Sugars, fat, and the brain’s singularity. Which processes take place in our bodies when we stop eating for many hours?
People fast for a variety of reasons. For many in Israel, it is a part of their religious observance practices, for example on Yom Kippur. Others avoid food intake for hours for health reasons, and others fast for spiritual reasons, or go on hunger strikes to make a political statement. In fact, archeological findings indicate that humans have fasted for over two thousand years and more. However, it is doubtful that these earlier fasters could explain, as we can today, the numerous processes occurring in the human body during a fast.
A fast is defined as an intentional abstinence from any food or drink that contains calories, and sometimes even from water. The duration of a fast is anywhere from 12 hours to several days. A controlled fast is not considered dangerous to healthy individuals, who do not suffer from illnesses and are not medicated. In recent years, evidence has accumulated about certain metabolic processes transpiring during a fast that may even be beneficial to our health.
Efficient energy use
The metabolic processes that take place following a meal and during a fast are meant to ensure efficient storage of available energy in the first case, and constant blood sugar levels even when food isn’t supplied, in the second. Some organs, such as the muscles and the liver, can obtain energy from other sources, but the brain depends exclusively on sugar molecules. It is therefore crucial to maintain constant blood sugar levels.
Two hormones secreted by the pancreas are the main regulators of these mechanisms—insulin and glucagon. Insulin kicks in after meals and signals to the body that it is sated; glucagon, swings into action also during a fast, signaling hunger.
The two hormones’ activity regulates the metabolism in the body’s energy economy and includes the breakdown of glucose to supply energy (glycolysis) and the synthesis of glucose from amino acids (gluconeogenesis). These hormones are also involved in mechanisms of breaking apart or creating complex carbohydrates and fats which are responsible for energy reserves (such as glycogen and triglycerides).
Rising blood glucose levels during and after a meal trigger increased insulin secretion by the pancreas, and subsequently, a series of reactions that lead to the sugar’s entry into the cells and tissues and to energy storage, for example, as glycogen in the liver or as fat. The insulin also expedites processes of sugar breakdown and fat synthesis (the triglycerides) and stops the processes of gluconeogenesis (glucose synthesis).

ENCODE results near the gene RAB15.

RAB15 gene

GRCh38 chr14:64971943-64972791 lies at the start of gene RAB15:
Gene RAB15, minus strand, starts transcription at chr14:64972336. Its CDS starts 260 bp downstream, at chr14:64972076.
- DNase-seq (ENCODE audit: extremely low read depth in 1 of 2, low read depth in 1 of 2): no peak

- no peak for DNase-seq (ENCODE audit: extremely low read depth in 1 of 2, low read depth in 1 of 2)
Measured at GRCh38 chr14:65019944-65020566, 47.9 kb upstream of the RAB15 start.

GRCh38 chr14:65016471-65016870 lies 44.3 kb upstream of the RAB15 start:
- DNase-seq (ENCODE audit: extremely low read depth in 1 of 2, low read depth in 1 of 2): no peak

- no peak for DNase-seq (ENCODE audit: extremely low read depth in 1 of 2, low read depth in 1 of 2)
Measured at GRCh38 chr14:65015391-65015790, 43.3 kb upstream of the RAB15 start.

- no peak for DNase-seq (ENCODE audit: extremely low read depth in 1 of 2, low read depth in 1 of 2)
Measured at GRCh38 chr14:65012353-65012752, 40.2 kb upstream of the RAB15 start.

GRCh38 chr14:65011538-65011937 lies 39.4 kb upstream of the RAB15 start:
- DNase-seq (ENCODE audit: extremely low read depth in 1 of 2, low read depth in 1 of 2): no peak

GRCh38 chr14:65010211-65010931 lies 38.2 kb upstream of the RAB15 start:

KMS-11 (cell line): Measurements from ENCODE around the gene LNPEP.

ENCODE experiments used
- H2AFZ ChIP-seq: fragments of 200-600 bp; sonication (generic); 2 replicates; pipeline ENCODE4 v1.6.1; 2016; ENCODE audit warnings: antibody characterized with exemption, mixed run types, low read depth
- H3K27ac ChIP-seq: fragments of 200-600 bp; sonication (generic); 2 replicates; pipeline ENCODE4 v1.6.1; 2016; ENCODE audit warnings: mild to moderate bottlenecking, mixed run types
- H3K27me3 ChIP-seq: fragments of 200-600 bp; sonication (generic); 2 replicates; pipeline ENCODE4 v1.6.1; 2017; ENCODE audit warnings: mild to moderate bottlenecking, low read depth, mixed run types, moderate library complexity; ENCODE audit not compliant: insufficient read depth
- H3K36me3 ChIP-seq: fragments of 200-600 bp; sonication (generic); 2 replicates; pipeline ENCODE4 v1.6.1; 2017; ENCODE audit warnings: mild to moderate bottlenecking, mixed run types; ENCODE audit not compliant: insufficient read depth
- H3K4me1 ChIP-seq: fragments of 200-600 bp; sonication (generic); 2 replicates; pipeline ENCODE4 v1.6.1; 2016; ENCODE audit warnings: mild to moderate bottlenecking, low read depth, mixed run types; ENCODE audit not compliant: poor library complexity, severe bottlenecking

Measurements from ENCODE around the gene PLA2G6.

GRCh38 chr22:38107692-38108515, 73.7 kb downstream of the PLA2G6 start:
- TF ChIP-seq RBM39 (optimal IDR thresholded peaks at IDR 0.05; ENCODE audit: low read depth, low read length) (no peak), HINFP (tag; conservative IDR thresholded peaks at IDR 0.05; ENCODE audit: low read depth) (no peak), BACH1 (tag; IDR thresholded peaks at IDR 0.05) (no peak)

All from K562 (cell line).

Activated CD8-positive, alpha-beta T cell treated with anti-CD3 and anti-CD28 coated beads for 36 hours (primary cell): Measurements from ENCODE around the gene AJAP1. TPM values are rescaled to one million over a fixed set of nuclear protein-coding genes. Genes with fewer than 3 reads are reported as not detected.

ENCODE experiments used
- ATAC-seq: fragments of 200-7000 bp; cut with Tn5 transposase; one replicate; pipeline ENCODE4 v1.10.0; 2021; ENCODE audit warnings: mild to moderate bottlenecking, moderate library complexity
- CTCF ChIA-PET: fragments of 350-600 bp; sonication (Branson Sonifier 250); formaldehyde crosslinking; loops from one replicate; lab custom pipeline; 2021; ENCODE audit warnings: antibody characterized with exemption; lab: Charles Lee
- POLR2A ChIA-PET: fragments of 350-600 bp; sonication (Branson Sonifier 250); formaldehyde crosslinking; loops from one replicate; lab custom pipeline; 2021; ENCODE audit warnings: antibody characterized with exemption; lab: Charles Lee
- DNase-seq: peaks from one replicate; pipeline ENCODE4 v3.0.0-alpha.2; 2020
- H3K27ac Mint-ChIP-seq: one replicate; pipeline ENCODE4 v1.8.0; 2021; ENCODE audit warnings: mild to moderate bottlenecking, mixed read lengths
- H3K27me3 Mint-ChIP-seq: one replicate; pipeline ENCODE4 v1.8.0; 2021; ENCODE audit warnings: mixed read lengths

Several hours after the meal, sugar levels in the blood begin to drop. The pancreas stops secreting insulin and begins to secrete the second hormone—glucagon. The effect of glucagon is the opposite of insulin’s – it leads to the breakdown of sugar storage (glycogen), stops fatty acid storage and begins gluconeogenesis (glucose synthesis). In fact, we all experience short cycles of meal-fasting on a daily basis, for instance, between dinner and breakfast.
What happens when the available stores are depleted?
The transition to a fasting state typically occurs around 12 hours after the last meal, when the liver’s glycogen stores begin to run out and the body starts breaking down fatty acids in order to supply energy. This process is called lipolysis.
As the available glycogen reserves, from which the body can produce glucose, diminish, the need for an alternative energy source, i.e., fat, increases. To satisfy this need, a process of break-down of the triglyceride stores in fat cells commences, thus increasing the levels of the free fatty acids, from which energy can be produced. Thus, the first change occurring during a fast is a transition from sugar-based energy production to fat-based energy production.
Most of our body’s tissues can obtain energy by breaking down fatty acids, but not the brain, which needs glucose. To supply glucose molecules to the brain during the early stages of fasting, a process of breaking down proteins in muscles takes place, releasing glucose building blocks into the blood stream.
Yet this process causes damage to the muscles, and the body cannot sustain it for long periods. Therefore, the brain switches to energy production from ketone bodies – molecules that are products of the breakdown of fatty acids. Termed ketosis, this process occurs in the liver but its outputs nourish the brain, while most of the body’s other tissues produce energy directly from fatty acid break-down.
The fast-related transition, from sugar-based energy production to fat-based energy production, affects many processes in the body. For example, researchers from the Massachusetts Institute of Technology (MIT) studying mice discovered that the breakdown of fatty acids during a fast lead to the creation of new stem cells in the intestines, which help the mice recover from inflammations. Studies have also shown that processes that take place during fasting benefit pre-diabetic people, specifically, decrease cellular insulin resistance. Ongoing studies are examining whether intermittent fasting is also beneficial to the bacterial population in our gut (the microbiome), the development of inflammatory processes, and maybe even to synchronize the biological clock.
Even though it appears that a controlled fast may have health benefits, it is important to remember that fasting is not for everyone. If you suffer from chronic illnesses or regularly take medicine, it is crucial to consult with a physician before you decide to fast – on Yom Kippur or any other occasion.